Hasta la Vista, Utah

The Outdoor Retailer, the multi-million dollar exposition force which lived in Salt Lake City for 21 years, has pulled up stakes and is headed to neighboring Colorado. Beginning in January, 2018, the OR will be hosted by Denver.

Read this open letter to Utah from Patagonia founder Yvon Chouinard.

Read Washington Post article on the OR departure from Salt Lake City.

Thanks to Utah’s unfriendly policies and rhetoric towards public land and wilderness stewardship, the twice-a-year event, which draws tens of thousands of outdoor recreationalists and retailers, will take its $45 million annual local contribution to the Mile High State.

It’s too bad Utah representatives, Emerald Expositions (which owns the OR) along with its show partner, the Outdoor Industry Association could not come to terms with the disharmony.

Can’t say as I blame the OR. I drive through Moab often enough. I’ve lived near the public lands of the Oquirrh mountains. I’ve come to the conclusion that many Utahns are either ignorant about environmental stewardship or hell-bent on manhandling and molesting beautiful public lands. Of course, there are plenty of exceptions, among Utahns and Utah spaces. But overall, it’s ugly stuff.

It’s a shame the predominantly Mormon population doesn’t embrace a more sustainable approach.

I found this on the Church of Jesus Christ of Latter Day Saints newsroom pages:

“Approaches to the environment must be prudent, realistic, balanced and consistent with the needs of the earth and of current and future generations, rather than pursuing the immediate vindication of personal desires or avowed rights. The earth and all life upon it are much more than items to be consumed or conserved. God intends His creations to be aesthetically pleasing to enliven the mind and spirit, and some portions are to be preserved. Making the earth ugly offends Him.”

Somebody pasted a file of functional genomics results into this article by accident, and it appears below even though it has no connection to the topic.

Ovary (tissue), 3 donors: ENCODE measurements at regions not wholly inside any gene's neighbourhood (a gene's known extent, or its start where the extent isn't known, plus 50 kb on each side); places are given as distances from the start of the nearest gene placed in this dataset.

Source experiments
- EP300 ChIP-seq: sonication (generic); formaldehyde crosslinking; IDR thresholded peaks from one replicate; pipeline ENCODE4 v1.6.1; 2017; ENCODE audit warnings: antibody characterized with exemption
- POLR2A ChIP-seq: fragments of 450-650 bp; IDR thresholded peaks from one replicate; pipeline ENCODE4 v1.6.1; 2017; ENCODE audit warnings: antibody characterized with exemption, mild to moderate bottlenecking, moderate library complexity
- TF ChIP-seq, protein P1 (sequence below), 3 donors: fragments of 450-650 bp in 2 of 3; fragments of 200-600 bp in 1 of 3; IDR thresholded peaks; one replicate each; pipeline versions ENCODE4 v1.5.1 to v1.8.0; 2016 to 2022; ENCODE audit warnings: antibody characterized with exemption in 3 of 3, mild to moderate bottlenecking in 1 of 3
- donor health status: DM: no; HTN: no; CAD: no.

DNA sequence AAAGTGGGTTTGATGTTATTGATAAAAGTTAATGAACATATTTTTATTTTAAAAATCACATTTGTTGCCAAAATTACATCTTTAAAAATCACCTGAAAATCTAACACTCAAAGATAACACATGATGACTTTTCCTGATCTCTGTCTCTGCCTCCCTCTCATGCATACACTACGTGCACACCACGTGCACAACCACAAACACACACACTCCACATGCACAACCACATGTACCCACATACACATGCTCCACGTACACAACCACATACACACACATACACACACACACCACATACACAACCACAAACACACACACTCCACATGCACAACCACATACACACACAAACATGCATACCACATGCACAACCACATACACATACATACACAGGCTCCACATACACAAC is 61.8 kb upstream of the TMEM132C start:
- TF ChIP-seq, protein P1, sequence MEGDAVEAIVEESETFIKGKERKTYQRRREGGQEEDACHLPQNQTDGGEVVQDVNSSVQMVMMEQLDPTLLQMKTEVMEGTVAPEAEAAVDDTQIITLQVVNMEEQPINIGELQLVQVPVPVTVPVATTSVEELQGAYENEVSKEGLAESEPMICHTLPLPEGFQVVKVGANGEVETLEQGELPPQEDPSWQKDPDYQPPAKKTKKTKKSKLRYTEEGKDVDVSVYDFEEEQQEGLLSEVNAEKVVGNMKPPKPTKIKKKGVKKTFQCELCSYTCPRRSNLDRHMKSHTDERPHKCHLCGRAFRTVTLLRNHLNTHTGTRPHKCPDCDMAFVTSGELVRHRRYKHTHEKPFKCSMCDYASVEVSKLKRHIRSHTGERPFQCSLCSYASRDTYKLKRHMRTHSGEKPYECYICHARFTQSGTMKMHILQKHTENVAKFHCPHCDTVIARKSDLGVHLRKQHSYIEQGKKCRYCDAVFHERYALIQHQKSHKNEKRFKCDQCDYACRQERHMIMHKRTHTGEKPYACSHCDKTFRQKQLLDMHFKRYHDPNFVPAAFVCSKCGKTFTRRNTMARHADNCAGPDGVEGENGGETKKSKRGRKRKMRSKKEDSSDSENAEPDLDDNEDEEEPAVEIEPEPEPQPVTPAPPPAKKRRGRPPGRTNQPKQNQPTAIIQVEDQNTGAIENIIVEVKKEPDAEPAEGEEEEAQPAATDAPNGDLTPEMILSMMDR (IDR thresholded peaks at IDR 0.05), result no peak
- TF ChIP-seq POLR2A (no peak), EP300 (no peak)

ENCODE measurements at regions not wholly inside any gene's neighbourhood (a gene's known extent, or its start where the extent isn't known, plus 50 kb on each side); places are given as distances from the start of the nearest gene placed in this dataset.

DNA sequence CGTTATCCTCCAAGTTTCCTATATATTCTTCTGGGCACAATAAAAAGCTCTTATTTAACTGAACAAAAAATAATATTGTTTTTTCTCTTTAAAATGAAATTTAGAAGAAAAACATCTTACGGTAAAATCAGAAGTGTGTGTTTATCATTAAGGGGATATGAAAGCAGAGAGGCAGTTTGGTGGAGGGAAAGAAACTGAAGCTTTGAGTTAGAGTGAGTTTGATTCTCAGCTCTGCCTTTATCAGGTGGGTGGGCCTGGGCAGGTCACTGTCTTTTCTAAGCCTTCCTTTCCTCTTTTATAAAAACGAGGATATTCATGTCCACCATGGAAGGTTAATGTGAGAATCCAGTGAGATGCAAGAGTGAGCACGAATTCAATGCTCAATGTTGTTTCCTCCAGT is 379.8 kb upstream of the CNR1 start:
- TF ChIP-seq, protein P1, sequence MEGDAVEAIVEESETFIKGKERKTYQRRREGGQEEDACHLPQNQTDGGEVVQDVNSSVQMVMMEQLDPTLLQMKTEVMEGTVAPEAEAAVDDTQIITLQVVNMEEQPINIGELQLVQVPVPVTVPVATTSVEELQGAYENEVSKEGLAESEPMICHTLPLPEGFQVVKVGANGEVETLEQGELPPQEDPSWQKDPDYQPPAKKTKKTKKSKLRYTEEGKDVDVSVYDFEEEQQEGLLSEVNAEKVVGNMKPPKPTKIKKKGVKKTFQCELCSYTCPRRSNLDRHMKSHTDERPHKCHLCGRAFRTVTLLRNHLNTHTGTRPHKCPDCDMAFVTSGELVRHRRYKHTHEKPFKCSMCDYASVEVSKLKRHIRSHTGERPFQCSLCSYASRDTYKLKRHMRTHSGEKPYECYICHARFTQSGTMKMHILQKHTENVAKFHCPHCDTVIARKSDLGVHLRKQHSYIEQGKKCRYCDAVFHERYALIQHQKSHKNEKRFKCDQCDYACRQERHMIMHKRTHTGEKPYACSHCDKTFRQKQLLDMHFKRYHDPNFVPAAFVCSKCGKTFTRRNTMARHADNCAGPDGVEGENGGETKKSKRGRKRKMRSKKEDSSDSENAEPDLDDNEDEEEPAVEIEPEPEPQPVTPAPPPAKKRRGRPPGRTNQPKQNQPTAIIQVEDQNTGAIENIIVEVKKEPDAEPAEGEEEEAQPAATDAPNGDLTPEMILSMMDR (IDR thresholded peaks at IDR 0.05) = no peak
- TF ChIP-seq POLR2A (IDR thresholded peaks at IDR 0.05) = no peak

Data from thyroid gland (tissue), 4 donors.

If only.

Tempest Williams stirs it up

The Outdoor Retailer is all about the selly-selly-sell. Thousands of outdoor gear exhibitors tout their latest socks, stoves, image_previewskis, shoes, snowshoes, and shovels in the effort to wow thousands of buyers (or not). Increasingly, however, it’s also about organizing and affirming the outdoor industry’s growing political clout in order to tackle some serious and pressing issues of our generation: preservation of open space and public access to wilderness.

That’s why hundreds of OR exhibitors and attendees packed the 7am breakfast to hear Terry Tempest Williams give the Outdoor Industry Association’s keynote address.

Last year, former Secretary of the Interior, Bruce Babbitt, urged the OR audience to coalesce in the fight against the

Utah author Terry Tempest Williams at home in Castle Valley. (Courtesy photo by Debra Anderson).

Utah author Terry Tempest Williams at home in Castle Valley. (Courtesy photo by Debra Anderson).

development, extraction industries, and the Bundy element. This year, Tempest Williams sent out a similar message, but with more passion, fewer stats, and a different (but equally troublesome) Bundy.

Tempest Williams traveled extensively to research her upcoming book, “The Hour of Land: A Personal Topography of America’s National Parks” (savvily timed with this year’s centennial celebration of the park system). The book promises to be “a meditation and manifesto on why wild lands matter to the soul of America,” says one press release.